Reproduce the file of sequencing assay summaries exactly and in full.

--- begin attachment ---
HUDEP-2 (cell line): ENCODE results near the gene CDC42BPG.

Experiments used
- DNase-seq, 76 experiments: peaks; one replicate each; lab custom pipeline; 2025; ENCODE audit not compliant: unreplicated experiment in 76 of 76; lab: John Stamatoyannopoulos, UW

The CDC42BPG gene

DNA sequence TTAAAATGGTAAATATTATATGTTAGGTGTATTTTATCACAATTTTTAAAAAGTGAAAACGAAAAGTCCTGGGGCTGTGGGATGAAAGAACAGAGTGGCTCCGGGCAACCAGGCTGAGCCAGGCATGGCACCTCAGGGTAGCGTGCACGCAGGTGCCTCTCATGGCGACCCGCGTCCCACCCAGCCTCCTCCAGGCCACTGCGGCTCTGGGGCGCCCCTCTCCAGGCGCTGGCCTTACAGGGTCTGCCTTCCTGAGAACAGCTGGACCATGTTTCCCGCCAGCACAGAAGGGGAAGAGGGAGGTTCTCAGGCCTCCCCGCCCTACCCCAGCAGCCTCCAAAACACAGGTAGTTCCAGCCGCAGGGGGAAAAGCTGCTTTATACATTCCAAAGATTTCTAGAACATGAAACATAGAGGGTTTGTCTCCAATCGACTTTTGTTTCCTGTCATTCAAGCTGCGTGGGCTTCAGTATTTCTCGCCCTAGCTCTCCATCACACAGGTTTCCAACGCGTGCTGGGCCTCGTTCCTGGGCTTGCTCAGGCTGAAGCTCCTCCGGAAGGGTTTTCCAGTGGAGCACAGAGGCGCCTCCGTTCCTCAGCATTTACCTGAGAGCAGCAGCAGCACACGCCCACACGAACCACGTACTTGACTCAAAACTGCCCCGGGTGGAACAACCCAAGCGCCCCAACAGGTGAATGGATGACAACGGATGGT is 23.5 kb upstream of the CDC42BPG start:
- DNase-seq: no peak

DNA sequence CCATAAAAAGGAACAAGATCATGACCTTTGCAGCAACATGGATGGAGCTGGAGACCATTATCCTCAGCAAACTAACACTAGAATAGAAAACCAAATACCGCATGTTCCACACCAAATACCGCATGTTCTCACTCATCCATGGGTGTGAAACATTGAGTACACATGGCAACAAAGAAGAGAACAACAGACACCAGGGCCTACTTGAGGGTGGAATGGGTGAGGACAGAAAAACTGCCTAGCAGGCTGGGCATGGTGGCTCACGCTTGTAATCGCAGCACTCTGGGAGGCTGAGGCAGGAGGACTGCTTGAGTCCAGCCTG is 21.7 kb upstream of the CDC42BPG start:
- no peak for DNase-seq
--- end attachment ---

HUDEP-2 (cell line): ENCODE results near the gene CDC42BPG.

Experiments used
- DNase-seq, 76 experiments: peaks; one replicate each; lab custom pipeline; 2025; ENCODE audit not compliant: unreplicated experiment in 76 of 76; lab: John Stamatoyannopoulos, UW

The CDC42BPG gene

DNA sequence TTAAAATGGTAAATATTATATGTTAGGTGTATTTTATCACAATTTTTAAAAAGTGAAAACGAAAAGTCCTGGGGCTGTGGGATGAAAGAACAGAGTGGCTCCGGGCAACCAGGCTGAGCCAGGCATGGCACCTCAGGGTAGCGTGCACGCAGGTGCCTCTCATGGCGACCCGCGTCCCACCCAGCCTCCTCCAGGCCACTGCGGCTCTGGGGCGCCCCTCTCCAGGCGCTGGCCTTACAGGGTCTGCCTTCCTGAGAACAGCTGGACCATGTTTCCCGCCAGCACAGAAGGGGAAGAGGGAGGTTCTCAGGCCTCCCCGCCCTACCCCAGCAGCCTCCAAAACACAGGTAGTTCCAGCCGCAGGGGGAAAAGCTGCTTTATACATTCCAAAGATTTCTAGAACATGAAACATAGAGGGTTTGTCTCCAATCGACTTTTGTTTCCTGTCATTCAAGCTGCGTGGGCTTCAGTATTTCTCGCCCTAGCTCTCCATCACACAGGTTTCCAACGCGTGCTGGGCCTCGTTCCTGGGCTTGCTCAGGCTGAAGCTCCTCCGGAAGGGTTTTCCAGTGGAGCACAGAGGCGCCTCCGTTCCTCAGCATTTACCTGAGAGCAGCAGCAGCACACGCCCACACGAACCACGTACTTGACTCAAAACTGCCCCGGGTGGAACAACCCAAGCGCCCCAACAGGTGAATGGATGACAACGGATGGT is 23.5 kb upstream of the CDC42BPG start:
- DNase-seq: no peak

DNA sequence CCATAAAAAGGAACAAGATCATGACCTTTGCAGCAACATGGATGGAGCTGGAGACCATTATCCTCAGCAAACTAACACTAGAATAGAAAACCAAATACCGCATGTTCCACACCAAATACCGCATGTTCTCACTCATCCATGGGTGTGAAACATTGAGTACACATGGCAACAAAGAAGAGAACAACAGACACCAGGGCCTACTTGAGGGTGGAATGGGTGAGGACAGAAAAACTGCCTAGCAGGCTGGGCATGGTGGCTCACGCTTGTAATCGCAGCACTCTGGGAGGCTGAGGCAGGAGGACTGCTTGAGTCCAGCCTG is 21.7 kb upstream of the CDC42BPG start:
- no peak for DNase-seq